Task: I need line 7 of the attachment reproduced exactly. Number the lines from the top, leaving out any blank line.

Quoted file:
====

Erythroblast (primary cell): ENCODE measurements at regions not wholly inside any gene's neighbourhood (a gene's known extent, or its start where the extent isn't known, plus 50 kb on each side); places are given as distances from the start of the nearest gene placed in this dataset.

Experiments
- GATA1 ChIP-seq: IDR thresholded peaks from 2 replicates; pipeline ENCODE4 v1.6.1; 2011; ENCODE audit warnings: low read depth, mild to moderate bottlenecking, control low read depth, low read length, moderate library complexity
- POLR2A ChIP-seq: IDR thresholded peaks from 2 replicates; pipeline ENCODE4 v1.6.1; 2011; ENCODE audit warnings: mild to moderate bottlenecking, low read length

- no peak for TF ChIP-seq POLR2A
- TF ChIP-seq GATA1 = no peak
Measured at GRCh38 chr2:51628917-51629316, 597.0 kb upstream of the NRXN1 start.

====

Measured at GRCh38 chr2:51628917-51629316, 597.0 kb upstream of the NRXN1 start.